Rate hike bets lift Canadian dollar to 2nd straight weekly gain
TORONTO, Sept 22 (Reuters) - The Canadian dollar edged lower against its U.S. counterpart on Friday but held on to a weekly gain, as higher oil prices and the prospect of additional Bank of Canada interest rate hikes offset preliminary data showing that retail sales fell in August.
The loonie was trading 0.1% lower at 1.3490 to the greenback, or 74.13 U.S. cents, after moving in a range of 1.3424 to 1.3491. For the week, the currency was up 0.2%, its second straight week of gains.
"Stronger-than-expected Canadian inflation data helped lift the CAD this week," said Shaun Osborne, chief currency strategist at Scotiabank. "The inflation data boosts the risk of forcing the Bank of Canada to tighten its policy rate again."
Canada's annual inflation rate in August jumped to 4.0% from 3.3% in July on higher gasoline prices, data showed on Tuesday.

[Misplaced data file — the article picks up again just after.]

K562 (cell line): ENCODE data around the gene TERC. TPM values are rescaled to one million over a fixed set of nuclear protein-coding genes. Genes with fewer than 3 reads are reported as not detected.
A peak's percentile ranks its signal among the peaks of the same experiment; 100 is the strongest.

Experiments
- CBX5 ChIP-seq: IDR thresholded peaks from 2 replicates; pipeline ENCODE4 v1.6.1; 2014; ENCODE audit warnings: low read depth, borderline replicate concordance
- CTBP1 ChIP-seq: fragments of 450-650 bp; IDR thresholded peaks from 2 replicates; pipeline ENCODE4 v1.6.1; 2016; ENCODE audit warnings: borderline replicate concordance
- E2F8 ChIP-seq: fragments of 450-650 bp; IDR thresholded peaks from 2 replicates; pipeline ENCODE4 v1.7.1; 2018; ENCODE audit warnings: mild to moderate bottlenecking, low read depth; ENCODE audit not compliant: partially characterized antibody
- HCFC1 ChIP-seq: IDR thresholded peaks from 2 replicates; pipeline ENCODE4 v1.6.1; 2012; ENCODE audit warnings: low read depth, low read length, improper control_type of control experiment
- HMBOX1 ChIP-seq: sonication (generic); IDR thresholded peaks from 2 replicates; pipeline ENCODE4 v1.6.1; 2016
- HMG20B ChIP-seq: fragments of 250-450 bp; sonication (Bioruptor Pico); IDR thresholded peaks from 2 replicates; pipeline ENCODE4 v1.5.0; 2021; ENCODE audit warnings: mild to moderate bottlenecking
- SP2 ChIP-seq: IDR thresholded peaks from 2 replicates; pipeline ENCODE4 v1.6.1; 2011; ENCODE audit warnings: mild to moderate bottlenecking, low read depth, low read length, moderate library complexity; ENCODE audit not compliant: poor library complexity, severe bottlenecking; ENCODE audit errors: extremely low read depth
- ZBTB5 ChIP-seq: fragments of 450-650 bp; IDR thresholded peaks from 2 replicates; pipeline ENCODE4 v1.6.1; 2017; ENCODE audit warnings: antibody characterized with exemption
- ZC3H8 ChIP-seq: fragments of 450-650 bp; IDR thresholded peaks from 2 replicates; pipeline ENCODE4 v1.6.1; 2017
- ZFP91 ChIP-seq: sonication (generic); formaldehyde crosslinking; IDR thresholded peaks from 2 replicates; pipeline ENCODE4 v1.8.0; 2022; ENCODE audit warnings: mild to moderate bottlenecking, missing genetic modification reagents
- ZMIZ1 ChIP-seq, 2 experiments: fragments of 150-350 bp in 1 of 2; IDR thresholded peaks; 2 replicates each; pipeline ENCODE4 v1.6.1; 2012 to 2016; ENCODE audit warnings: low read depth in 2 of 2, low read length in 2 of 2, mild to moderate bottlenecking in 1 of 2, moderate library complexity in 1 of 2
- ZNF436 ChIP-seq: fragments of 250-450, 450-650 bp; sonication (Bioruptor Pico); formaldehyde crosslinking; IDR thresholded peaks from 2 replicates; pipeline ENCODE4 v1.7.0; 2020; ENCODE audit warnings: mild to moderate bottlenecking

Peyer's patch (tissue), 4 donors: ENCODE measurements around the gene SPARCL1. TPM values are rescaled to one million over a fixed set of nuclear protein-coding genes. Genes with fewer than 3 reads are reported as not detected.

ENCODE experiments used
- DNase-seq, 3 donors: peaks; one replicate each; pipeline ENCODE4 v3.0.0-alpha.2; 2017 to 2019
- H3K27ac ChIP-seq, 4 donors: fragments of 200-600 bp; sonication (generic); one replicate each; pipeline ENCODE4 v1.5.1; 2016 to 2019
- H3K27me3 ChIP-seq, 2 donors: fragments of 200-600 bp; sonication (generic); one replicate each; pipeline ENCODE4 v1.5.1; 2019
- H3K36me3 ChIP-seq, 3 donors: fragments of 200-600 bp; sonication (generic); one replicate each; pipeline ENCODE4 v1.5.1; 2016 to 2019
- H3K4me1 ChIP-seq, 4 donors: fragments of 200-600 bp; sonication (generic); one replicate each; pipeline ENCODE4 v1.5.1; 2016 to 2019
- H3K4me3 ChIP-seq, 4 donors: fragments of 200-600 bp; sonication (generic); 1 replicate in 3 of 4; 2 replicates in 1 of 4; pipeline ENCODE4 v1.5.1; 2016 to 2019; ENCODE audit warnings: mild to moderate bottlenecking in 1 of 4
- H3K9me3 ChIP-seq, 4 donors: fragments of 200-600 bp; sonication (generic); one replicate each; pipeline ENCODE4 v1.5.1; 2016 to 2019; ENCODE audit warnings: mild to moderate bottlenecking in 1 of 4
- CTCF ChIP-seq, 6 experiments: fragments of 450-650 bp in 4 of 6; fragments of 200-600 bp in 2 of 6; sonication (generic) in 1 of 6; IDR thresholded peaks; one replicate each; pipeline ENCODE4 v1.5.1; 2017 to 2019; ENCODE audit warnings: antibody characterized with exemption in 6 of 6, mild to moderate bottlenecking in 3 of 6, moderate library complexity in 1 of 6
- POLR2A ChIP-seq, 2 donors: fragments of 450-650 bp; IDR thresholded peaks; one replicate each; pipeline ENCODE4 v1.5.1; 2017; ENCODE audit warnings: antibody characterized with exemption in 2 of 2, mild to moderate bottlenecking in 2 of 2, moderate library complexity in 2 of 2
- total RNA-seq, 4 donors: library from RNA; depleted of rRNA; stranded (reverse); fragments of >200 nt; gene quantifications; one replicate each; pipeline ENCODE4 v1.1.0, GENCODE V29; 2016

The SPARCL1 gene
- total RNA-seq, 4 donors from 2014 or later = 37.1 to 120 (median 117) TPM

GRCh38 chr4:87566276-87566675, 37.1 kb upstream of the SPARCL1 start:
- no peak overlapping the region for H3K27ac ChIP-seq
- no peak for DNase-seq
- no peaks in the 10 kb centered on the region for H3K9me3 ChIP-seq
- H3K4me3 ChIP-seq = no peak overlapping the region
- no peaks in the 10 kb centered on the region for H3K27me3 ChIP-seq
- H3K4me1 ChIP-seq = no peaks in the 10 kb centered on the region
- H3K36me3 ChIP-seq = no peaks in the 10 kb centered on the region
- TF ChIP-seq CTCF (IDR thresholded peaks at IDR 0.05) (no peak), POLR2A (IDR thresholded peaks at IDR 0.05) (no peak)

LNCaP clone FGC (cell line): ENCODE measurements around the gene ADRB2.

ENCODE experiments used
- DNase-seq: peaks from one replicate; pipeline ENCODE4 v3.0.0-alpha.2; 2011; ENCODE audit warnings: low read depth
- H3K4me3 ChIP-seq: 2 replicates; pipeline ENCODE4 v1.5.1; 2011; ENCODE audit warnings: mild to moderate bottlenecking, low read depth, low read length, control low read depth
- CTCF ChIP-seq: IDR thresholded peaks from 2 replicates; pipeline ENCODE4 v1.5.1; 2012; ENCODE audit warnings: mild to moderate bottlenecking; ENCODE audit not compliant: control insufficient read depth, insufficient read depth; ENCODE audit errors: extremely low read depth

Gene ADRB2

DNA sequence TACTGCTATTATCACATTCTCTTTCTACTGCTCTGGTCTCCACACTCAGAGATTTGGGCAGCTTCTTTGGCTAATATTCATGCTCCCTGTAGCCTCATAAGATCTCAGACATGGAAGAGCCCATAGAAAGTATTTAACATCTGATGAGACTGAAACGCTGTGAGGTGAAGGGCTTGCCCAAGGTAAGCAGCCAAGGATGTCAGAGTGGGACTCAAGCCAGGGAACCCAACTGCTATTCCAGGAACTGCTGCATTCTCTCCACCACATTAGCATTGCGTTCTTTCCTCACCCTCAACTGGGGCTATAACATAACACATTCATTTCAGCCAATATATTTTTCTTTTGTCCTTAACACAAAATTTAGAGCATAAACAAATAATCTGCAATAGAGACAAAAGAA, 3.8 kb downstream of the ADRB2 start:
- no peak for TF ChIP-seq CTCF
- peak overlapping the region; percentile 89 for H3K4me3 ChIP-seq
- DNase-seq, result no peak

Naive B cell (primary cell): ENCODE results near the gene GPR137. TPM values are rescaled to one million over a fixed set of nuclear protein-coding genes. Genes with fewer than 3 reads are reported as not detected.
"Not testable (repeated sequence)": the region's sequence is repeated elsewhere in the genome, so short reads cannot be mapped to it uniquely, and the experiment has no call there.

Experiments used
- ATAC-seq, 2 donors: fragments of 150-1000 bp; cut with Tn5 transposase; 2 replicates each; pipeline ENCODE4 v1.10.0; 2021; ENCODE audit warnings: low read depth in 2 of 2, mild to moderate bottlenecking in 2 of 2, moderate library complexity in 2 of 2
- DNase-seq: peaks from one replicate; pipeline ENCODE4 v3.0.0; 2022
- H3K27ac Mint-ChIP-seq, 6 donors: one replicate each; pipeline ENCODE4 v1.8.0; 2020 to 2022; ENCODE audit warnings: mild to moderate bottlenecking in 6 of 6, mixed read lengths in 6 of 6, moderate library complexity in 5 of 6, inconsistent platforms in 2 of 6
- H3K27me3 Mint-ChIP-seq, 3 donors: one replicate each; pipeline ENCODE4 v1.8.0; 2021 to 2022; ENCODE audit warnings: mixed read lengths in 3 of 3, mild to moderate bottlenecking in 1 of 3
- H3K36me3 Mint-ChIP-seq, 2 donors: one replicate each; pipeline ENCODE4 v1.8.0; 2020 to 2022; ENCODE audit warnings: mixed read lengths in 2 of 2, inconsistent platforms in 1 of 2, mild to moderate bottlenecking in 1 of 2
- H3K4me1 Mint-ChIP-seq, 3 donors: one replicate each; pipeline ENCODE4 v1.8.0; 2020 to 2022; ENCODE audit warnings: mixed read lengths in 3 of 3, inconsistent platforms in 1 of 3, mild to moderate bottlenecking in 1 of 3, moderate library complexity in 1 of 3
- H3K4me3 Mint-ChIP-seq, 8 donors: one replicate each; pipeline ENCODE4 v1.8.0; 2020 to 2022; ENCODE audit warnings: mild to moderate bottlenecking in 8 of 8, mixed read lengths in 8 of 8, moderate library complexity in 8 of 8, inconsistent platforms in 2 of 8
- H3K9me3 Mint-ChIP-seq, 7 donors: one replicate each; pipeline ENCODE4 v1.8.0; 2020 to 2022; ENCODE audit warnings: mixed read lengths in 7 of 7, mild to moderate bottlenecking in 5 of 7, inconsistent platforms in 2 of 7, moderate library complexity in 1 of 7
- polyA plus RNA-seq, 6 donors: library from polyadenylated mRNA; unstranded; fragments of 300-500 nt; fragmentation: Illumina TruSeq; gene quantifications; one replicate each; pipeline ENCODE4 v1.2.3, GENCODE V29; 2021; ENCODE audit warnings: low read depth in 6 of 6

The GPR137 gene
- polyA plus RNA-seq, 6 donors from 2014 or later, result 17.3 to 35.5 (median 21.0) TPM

Canada's record of declining productivity over the past three years is likely to make it more difficult for the BoC to tame inflation, raising the prospect of additional interest rate hikes even as the economy slows.
Money markets see a 45% chance of a rate increase at the BoC's next policy announcement on Oct. 25, while further tightening is fully priced in to the market by March.
Data on Friday showed that Canadian retail sales grew by 0.3% in July from June, but were likely down 0.3% in August.
The price of oil, one of Canada's major exports, settled 0.5% higher at $90.03 a barrel, moving closer to the 10-month high posted earlier in the week.
Canadian government bond yields eased across the curve, tracking moves in U.S. Treasuries. The 10-year was down 6.6 basis points at 3.907%, after earlier touching its highest intraday level since January 2008 at 3.990%.
Reporting by Fergal Smith; Editing by Leslie Adler